The development of society is credited to the constant evolution of law. When people come into contact with each other, everyone has certain rights and duties obligated towards one another.
A right and duty are the pillars of law, and are hence consequently protected by it. Both these concepts are intertwined. The concepts of legal rights and duties in Jurisprudence are elucidated below.
DEFINITION OF RIGHT
The definition of legal rights have been propounded by several famous legal philosophers. Some definitions are as follows –
1. John Austin – According to Austin, “A party has a right when another or others are bound or obliged by law to do or forbear towards or in regard of him”. This definition was not widely accepted.
It was stated by John Stuart Mill that the act referred by Austin should be in the interest of the person who can be said to have the right. He illustrated with an example by stating that when a prisoner is sentenced to death,the jailer is bound to execute him. Does this mean that the convict has the right to be hanged?
2. Rudolf Von Jhering – Jhering defined rights as “legally protected interests”. The law does not protect all such interests. The interests of men conflict with one another and the law, is the rule of justice and protects only certain interests.
3. John Salmond – Salmond defines right as an interest recognised and protected by a rule or justice. He says, for an interest to be regarded as a legal right, it should obtain not merely legal protection but also recognition. The law protects cruelty against animals, and to some interest the interest of animals, but animals do not possess any legal rights.
4. Holland – Legal rights were defined by Holland as the “capacity residing in one man of controlling, with the assent and assistance of the state the actions of others.” He followed Austin’s definition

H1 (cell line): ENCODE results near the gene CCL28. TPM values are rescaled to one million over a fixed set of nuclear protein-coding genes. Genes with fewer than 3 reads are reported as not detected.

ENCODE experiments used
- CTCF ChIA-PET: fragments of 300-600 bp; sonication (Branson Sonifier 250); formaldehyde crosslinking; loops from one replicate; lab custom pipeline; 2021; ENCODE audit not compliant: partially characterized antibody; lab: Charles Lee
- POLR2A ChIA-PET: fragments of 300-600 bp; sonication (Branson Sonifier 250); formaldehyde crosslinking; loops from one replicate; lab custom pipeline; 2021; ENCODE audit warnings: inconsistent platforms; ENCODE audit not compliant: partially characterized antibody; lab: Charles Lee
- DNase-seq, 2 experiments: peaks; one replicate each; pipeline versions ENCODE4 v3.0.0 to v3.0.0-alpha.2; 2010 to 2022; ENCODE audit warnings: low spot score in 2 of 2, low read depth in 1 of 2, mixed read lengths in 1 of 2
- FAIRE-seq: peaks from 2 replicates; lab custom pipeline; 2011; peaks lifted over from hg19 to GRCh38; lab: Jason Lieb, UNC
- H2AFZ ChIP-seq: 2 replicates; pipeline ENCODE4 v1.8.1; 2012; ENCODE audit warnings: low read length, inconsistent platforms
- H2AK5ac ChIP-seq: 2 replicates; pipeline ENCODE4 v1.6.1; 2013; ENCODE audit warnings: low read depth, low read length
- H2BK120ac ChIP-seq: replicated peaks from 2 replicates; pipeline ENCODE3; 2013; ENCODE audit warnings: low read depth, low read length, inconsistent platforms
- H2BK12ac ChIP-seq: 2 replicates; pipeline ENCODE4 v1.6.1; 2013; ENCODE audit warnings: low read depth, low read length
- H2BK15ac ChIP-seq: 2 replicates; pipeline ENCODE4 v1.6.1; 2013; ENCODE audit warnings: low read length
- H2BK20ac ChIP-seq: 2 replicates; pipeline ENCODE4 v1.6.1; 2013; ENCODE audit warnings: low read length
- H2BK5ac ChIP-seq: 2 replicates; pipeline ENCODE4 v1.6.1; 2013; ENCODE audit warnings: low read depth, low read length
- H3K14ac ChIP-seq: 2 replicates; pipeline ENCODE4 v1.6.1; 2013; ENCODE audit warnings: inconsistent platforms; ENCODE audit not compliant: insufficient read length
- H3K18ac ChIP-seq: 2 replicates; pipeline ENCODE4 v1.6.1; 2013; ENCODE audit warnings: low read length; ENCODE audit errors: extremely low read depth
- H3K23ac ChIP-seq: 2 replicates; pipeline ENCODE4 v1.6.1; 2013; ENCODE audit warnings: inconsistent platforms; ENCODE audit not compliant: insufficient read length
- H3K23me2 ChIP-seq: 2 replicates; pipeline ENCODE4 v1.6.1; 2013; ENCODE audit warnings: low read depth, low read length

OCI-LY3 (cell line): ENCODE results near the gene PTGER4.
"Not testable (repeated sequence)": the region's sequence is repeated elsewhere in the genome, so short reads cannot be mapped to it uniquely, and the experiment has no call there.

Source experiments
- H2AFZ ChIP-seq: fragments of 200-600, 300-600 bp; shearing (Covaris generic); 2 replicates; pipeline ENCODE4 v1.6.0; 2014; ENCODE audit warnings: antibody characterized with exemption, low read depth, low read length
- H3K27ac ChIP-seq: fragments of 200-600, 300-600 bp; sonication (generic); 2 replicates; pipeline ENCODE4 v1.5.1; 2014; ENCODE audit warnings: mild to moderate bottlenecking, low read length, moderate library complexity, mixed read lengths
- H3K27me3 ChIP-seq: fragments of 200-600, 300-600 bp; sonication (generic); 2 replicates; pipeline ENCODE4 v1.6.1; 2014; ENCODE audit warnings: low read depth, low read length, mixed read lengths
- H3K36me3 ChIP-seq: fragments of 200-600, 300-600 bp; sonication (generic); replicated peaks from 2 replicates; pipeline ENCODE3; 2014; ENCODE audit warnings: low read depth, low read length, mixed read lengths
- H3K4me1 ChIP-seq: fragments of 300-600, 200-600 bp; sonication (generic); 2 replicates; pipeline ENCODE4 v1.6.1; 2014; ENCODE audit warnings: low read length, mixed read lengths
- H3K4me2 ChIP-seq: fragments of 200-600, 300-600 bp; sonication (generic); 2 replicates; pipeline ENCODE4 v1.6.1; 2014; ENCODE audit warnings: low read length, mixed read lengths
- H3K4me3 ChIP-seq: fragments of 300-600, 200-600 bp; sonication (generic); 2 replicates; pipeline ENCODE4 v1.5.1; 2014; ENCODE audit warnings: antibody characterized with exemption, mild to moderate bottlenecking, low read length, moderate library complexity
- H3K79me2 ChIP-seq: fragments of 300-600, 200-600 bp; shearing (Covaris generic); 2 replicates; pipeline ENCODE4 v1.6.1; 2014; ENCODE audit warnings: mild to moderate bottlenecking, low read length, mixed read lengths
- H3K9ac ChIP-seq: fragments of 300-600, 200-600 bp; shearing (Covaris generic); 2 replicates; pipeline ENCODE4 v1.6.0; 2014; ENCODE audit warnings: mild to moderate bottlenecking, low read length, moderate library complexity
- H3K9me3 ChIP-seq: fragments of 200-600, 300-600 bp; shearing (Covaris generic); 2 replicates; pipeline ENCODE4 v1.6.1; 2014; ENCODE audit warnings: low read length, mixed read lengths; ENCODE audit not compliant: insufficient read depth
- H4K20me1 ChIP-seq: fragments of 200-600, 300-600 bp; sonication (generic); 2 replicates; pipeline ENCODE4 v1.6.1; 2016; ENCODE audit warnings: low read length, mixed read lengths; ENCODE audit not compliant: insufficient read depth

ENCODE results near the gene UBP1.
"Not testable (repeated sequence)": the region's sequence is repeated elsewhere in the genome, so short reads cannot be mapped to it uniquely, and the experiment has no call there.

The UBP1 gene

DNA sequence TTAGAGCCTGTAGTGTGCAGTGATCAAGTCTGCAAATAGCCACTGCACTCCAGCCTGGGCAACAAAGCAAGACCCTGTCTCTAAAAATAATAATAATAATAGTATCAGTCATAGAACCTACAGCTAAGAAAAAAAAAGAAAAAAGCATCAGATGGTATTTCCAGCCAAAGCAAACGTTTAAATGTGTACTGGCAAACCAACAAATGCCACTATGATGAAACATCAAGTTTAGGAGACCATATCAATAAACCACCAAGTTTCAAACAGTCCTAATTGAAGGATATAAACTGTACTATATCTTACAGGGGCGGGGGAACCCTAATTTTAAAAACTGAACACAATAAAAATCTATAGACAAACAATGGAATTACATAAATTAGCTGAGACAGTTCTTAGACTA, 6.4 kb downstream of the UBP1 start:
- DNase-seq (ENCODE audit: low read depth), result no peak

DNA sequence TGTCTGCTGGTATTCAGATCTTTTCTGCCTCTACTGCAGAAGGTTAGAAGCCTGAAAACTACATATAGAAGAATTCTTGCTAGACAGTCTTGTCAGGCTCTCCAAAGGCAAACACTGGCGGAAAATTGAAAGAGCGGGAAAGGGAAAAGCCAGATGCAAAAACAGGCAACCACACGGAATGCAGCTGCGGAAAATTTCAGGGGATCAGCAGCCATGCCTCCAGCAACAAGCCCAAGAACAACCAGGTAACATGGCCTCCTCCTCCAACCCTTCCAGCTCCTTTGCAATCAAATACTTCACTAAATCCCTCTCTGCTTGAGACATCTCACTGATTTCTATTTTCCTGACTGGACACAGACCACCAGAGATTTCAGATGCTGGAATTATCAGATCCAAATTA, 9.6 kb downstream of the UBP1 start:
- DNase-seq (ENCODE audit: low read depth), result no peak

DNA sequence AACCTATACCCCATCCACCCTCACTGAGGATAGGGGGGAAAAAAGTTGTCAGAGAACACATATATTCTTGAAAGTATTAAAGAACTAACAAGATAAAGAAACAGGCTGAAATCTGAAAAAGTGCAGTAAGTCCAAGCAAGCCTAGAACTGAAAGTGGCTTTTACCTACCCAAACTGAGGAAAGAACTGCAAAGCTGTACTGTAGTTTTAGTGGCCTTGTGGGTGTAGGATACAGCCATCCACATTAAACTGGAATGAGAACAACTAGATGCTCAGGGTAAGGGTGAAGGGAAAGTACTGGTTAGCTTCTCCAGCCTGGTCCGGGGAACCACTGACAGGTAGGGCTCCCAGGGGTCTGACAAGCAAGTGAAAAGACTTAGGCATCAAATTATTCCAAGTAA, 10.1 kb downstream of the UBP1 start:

5. Gray – He defined a legal right as “that power which a man has to make a person or persons do or refrain from doing a certain act or certain acts, so far as the power arises from society imposing a legal duty upon a person or persons.” He states that the “right is not the interest itself, it is the means to enjoy the interest secured.”
6. Supreme Court of India – The Apex Court of India defined legal right in the case of State of Rajasthan v. Union of India [AIR (1977) SC 1361] as: “In strict sense, legal rights are correlatives of legal duties and are defined as interests whom the law protects by imposing corresponding duties on others.
But in a generic sense, the word ‘right’ is used to mean an immunity from the legal power of another, immunity is exemption from the power of another in the same way as liberty is exemption from the right of another, Immunity, in short, is no subjection.”
THEORIES OF LEGAL RIGHTS
There exist two main theories of legal rights – 1. The Will Theory and 2. The Interest Theory.
The Will Theory of Legal Rights
The Will Theory states that right is an inherent attribute of the human will. It says that the purpose of the law is to allow the free expression of human will. This theory was advocated by scholars like Hegel, Kant, Hume and so on.
The subject matter is derived from human will. Austin, Holland and Pollock define rights in terms of will. According to the famed French Jurist, John Locke “the basis of the right is the will of the individual.”
Puchta defined the legal right a power over an object which by means of right can be subjected to the will of the person enjoying the right. This theory has been widely accepted by the jurists in Germany.
Despite its wide acceptance, there were many scholars who disagreed with it. Some of the criticisms were from Duguit who is opposed to the “will” theory. According to him the basis of law is the objective fact of “social solidarity” and not the subjective will.
The law is to protect only those acts or rights which further “social solidarity”. He calls the theory of subjective right a mere metaphysical abstraction.
The Interest Theory of Legal Rights
The Interest Theory was proposed by the German Jurist, Rudolf von Jhering. Jhering defined rights as legally protected interest. Jhering does’ not emphasize on the element of will in a legal right. He asserts that the basis of legal right is “interest” and “not will”.